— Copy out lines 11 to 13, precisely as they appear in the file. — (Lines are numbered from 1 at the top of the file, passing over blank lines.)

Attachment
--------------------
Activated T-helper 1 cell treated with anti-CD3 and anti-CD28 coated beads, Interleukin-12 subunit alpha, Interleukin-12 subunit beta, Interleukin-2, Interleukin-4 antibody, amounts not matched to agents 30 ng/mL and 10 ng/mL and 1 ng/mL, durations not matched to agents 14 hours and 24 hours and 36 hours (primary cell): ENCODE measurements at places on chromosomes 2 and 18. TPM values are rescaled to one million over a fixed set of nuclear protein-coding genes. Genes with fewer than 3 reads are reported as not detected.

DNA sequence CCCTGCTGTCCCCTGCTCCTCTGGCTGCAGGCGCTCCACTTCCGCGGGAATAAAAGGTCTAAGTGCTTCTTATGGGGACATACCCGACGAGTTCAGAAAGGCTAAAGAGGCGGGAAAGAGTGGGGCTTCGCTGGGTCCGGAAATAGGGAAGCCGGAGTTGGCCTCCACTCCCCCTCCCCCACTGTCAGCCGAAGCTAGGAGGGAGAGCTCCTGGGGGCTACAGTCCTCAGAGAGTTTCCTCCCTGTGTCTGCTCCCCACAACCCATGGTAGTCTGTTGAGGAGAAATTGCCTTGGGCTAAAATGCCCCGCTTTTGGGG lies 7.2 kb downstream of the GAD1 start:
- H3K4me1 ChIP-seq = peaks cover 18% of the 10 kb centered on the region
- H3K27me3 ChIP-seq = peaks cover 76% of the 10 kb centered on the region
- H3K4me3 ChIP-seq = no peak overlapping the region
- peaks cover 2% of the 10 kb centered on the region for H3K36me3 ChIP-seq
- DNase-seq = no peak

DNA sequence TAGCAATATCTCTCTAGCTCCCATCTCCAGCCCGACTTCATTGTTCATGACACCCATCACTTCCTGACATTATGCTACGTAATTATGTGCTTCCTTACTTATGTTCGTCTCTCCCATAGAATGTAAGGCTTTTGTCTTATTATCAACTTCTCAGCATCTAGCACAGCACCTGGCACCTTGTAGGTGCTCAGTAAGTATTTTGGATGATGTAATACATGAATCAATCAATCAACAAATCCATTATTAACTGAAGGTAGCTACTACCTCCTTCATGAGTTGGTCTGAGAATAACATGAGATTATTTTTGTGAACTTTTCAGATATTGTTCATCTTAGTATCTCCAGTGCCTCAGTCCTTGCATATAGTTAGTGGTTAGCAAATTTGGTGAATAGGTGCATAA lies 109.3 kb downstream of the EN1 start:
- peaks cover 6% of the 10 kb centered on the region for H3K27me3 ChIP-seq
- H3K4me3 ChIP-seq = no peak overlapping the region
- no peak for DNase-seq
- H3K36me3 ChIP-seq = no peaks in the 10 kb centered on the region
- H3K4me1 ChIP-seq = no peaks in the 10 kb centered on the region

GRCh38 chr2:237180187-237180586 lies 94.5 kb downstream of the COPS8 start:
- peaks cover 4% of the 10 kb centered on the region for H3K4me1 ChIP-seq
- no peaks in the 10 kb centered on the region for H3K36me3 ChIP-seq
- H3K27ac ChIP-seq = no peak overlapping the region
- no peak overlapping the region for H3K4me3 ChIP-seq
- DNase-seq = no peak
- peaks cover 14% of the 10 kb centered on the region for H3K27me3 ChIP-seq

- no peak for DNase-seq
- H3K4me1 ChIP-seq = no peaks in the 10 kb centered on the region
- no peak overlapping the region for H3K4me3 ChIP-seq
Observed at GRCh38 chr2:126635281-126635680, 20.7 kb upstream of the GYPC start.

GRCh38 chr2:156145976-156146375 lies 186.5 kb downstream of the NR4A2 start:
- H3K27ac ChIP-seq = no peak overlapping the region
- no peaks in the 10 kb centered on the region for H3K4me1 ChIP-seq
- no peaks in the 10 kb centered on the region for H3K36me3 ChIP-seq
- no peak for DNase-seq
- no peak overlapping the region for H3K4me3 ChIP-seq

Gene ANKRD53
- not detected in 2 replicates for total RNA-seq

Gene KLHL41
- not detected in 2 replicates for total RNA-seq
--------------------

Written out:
- no peak for DNase-seq
- H3K36me3 ChIP-seq = no peaks in the 10 kb centered on the region
- H3K4me1 ChIP-seq = no peaks in the 10 kb centered on the region